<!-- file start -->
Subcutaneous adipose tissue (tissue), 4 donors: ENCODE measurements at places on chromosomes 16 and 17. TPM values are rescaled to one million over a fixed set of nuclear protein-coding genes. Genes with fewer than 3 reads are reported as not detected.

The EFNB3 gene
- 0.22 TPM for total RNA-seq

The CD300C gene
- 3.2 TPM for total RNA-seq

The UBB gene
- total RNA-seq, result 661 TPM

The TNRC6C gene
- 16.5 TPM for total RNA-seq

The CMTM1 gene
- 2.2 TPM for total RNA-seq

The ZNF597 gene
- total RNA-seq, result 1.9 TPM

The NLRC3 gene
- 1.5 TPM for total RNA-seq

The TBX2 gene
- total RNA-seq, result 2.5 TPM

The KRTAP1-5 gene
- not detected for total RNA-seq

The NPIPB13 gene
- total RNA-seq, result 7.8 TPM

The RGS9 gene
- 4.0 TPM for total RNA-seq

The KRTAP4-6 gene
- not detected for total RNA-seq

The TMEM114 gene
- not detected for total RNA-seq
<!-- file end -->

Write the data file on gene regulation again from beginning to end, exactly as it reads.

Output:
Subcutaneous adipose tissue (tissue), 4 donors: ENCODE measurements at places on chromosomes 16 and 17. TPM values are rescaled to one million over a fixed set of nuclear protein-coding genes. Genes with fewer than 3 reads are reported as not detected.

The EFNB3 gene
- 0.22 TPM for total RNA-seq

The CD300C gene
- 3.2 TPM for total RNA-seq

The UBB gene
- total RNA-seq, result 661 TPM

The TNRC6C gene
- 16.5 TPM for total RNA-seq

The CMTM1 gene
- 2.2 TPM for total RNA-seq

The ZNF597 gene
- total RNA-seq, result 1.9 TPM

The NLRC3 gene
- 1.5 TPM for total RNA-seq

The TBX2 gene
- total RNA-seq, result 2.5 TPM

The KRTAP1-5 gene
- not detected for total RNA-seq

The NPIPB13 gene
- total RNA-seq, result 7.8 TPM

The RGS9 gene
- 4.0 TPM for total RNA-seq

The KRTAP4-6 gene
- not detected for total RNA-seq

The TMEM114 gene
- not detected for total RNA-seq